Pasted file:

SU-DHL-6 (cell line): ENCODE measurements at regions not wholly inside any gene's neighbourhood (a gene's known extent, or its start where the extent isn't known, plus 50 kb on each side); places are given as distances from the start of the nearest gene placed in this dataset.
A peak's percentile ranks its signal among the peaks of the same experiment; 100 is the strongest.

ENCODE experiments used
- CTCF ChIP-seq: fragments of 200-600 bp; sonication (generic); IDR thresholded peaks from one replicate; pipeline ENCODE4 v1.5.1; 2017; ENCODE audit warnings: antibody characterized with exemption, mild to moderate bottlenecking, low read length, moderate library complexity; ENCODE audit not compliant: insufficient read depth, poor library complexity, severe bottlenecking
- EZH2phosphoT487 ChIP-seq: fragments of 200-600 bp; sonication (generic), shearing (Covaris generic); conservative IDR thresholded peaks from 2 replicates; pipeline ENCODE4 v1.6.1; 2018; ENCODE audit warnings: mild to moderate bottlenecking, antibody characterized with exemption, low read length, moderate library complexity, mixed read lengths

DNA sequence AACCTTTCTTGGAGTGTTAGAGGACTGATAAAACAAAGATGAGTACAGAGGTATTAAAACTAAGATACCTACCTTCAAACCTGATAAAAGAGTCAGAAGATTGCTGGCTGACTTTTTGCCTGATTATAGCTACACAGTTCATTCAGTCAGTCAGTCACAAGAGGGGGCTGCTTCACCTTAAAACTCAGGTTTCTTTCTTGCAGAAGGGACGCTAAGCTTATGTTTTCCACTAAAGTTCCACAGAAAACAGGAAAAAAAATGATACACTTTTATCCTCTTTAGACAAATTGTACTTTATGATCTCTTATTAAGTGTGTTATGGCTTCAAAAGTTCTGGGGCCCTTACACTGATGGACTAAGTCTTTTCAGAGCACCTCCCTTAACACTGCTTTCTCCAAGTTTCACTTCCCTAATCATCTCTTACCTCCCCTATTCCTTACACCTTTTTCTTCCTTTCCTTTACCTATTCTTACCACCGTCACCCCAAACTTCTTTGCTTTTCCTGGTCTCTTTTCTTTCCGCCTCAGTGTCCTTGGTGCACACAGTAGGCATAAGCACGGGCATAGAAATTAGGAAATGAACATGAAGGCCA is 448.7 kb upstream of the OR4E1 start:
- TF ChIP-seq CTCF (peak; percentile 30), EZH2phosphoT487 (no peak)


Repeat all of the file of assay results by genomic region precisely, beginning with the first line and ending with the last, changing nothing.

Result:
SU-DHL-6 (cell line): ENCODE measurements at regions not wholly inside any gene's neighbourhood (a gene's known extent, or its start where the extent isn't known, plus 50 kb on each side); places are given as distances from the start of the nearest gene placed in this dataset.
A peak's percentile ranks its signal among the peaks of the same experiment; 100 is the strongest.

ENCODE experiments used
- CTCF ChIP-seq: fragments of 200-600 bp; sonication (generic); IDR thresholded peaks from one replicate; pipeline ENCODE4 v1.5.1; 2017; ENCODE audit warnings: antibody characterized with exemption, mild to moderate bottlenecking, low read length, moderate library complexity; ENCODE audit not compliant: insufficient read depth, poor library complexity, severe bottlenecking
- EZH2phosphoT487 ChIP-seq: fragments of 200-600 bp; sonication (generic), shearing (Covaris generic); conservative IDR thresholded peaks from 2 replicates; pipeline ENCODE4 v1.6.1; 2018; ENCODE audit warnings: mild to moderate bottlenecking, antibody characterized with exemption, low read length, moderate library complexity, mixed read lengths

DNA sequence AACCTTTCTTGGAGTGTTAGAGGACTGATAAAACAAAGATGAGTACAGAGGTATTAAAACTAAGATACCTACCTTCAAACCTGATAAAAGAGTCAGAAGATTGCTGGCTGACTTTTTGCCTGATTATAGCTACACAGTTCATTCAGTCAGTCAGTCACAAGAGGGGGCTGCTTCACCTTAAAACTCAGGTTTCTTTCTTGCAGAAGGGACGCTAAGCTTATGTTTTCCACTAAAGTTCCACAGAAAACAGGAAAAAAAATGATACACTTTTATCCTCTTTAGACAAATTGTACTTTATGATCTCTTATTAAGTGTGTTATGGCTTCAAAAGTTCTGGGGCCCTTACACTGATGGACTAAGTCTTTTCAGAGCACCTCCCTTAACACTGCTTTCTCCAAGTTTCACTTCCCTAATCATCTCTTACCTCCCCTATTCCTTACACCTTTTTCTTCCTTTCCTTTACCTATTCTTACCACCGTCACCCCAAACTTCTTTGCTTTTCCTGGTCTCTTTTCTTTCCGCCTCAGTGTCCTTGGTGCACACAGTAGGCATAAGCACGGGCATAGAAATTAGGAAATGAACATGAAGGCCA is 448.7 kb upstream of the OR4E1 start:
- TF ChIP-seq CTCF (peak; percentile 30), EZH2phosphoT487 (no peak)